Hegel is not known for making "formal logical correlations", in fact he despised formal logic, on time specifically see Safatle's Hegel Against a Formal Concept of Time. As for Heidegger's grounds for his interpretations, in this case he is very explicit about them on the pages preceding the quote. The parts on Time come from Philosophy of Nature, and the parts on Spirit from Phenomenology of the Spirit, he even gives page numbers. Here is Philosophy of Nature §260 (quoted from Foldes' Hegel’s Deduction Of Matter):
"...time is the immediate collapse into indifference, into undifferentiated asunderness or space, because its opposed moments which are held together in unity, immediately sublate themselves. In this way, the negative determination in space, the exclusive point, no longer only implicitly [in itself] conforms to the Concept, but is posited and concrete within itself."
It helps to remember Hegel's ubiquitous dialectic triad of abstract-negative-concrete, and how the concrete (or the more concrete) appears as sublation (negation of a negation) of the abstract and its direct negation. Thus, everything appears as a negation of a negation in its maximal concretion, which does not preclude it however from entering the next triad as the next "abstract". Here is how the Spirit appears as a negation of a negation in Heidegger's words:
"Since grasping the non-I presents a differentiation, there lies in the pure concept, as the grasping of this differentiation, a differentiation of the difference. Thus Hegel can define the essence of Spirit formally and apophantically as the negation of a negation... Since the restlessness of the development of Spirit bringing itself to its concept is the negation of a negation, it is in accordance with its selfactualization to fall "into time" as the immediate negation of a negation."
As a reminder, Being-Essence-Concept is the overarching triad of the Spirit's dialectic that the Science of Logic is devoted to, see e.g. Kaag's Hegel, Peirce, and Royce on the Concept of Essence. Or, as earlier in Phenomenology, Reason becomes Spirit when it achieves the full consciousness of itself. As for the Spirit "falling into" time, it is perhaps best to quote the last chapter of Phenomenology of the Spirit directly:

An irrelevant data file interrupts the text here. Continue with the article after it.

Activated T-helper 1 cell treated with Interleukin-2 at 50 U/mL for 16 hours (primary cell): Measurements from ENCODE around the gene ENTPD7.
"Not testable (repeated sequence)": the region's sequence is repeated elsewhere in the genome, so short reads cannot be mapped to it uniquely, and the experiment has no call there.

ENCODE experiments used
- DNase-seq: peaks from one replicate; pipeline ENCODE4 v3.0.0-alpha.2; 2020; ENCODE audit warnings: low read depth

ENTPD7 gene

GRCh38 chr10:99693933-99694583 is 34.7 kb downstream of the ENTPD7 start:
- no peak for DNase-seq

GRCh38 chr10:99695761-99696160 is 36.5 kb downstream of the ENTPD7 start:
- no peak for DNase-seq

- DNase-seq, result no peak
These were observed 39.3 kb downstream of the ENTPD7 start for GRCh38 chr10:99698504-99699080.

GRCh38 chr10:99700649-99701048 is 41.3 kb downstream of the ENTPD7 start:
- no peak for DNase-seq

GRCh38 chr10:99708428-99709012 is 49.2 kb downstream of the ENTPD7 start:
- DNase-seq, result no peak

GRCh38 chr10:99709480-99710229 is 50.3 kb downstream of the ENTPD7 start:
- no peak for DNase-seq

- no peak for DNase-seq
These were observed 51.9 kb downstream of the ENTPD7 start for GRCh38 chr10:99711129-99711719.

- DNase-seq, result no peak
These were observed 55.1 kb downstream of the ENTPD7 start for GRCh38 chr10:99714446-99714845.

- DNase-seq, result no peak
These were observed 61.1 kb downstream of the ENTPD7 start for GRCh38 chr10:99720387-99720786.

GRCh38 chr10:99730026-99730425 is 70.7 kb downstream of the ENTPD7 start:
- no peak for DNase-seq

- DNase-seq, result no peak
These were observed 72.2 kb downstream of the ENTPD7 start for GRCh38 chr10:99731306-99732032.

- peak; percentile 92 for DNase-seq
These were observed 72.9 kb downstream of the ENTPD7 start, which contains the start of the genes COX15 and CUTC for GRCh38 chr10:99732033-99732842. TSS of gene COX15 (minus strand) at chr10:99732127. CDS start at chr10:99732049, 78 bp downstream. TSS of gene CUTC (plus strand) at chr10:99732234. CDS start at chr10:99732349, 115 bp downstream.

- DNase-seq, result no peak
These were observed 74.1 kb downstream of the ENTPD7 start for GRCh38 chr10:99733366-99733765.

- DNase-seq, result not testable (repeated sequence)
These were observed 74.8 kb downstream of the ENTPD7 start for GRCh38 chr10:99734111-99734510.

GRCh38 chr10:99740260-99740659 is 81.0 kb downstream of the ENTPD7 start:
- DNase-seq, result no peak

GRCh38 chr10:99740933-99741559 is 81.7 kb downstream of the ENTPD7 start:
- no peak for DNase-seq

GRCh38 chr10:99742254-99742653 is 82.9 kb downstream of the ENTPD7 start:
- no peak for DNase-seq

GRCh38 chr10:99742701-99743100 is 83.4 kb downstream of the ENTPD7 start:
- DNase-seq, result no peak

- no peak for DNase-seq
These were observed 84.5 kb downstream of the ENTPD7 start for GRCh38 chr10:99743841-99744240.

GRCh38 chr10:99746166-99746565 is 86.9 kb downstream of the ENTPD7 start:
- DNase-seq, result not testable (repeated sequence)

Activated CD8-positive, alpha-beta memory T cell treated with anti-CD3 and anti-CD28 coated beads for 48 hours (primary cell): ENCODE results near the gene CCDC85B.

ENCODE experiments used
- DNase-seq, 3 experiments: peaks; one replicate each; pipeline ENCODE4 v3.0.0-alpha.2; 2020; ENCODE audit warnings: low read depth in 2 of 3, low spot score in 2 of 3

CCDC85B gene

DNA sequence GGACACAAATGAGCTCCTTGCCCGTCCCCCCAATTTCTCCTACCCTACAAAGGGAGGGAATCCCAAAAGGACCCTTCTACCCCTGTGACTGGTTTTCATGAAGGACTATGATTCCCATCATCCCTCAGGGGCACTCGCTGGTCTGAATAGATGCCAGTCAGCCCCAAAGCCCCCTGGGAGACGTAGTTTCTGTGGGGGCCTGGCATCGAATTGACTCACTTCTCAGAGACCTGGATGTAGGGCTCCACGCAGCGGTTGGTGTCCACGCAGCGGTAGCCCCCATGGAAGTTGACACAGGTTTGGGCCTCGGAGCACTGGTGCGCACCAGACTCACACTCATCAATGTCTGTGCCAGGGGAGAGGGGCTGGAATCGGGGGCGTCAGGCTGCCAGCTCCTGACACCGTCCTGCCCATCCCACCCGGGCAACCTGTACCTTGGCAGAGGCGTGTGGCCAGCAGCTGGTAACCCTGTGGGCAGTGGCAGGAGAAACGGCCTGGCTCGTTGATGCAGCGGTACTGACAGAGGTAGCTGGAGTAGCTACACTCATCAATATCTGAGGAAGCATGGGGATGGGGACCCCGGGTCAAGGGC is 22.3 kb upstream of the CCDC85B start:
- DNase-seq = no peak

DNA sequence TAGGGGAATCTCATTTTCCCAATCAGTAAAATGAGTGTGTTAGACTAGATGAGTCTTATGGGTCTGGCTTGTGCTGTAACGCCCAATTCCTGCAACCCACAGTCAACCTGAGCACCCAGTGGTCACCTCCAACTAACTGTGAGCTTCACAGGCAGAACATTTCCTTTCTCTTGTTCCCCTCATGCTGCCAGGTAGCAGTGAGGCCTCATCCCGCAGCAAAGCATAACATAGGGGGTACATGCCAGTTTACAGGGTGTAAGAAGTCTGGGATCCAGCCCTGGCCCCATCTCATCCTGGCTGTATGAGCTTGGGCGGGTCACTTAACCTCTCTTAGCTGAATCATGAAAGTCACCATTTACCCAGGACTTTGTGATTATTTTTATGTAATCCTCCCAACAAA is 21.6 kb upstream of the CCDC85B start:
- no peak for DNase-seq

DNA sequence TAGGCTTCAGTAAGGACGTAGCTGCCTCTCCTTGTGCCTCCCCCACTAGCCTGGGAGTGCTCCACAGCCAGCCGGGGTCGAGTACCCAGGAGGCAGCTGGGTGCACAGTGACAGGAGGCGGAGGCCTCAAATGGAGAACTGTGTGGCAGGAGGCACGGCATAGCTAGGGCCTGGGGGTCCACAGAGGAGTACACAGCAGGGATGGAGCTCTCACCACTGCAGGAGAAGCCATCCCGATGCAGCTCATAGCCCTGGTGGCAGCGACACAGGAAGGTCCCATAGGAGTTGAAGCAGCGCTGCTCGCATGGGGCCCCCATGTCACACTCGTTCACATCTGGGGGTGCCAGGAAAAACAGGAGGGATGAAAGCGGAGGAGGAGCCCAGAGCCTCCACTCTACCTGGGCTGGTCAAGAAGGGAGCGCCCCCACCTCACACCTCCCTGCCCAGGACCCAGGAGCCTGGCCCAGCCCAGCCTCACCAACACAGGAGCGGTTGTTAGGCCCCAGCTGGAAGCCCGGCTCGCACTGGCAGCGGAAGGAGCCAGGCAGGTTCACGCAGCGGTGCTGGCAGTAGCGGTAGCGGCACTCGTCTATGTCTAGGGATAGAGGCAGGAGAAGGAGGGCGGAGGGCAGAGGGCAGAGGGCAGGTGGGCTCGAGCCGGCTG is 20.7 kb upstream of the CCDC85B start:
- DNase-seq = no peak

"Time is the Concept itself that exists there and is represented to consciousness as empty intuition. Consequently, Spirit necessarily appears in time, and it appears in time as long as it does not grasp its pure concept, which is to say, as long as it does not annul time. Time is the pure self externally intuited by the self but not grasped by the self; time is the merely intuited concept. Since this concept grasps itself, it sublates its temporal form, comprehends the act of intuiting, and is intuition which has been conceptually grasped and is itself intuition which is comprehending... Thus Time appears as the very fate and necessity of Spirit when it is not in itself complete - the necessity of its giving self-consciousness a richer share in consciousness, of setting in motion the immediacy of the in-itself...".
In other words, the Spirit has to "fall into time" not because of some formal analogy (which applies to everything in Hegel) but because of how Hegel set it up to "grasp" itself. As Heidegger puts it, "Spirit necessarily appears in time, and it appears in time as long as it has not grasped its pure concept, that is, has not annulled time."
One of Heidegger's problems with all of this is the most people's problem with Hegel in general, that he spins concrete out of abstract, the world out of nothing, and randomly at that, that he reaches "each category from the last preceding by virtually calling 'next'!", as Peirce put it. Heidegger's approach is the opposite (as one would expect from existentialist vs. essentialist), it "begins with the "concretion" of factically thrown existence, and reveals temporality as what makes such existence primordially possible. "Spirit" does not first fall into time, but exists as the primordial temporalizing of temporality", i.e. time is not encountered externally but is a primordial aspect of "self"'s (Dasein's) existence.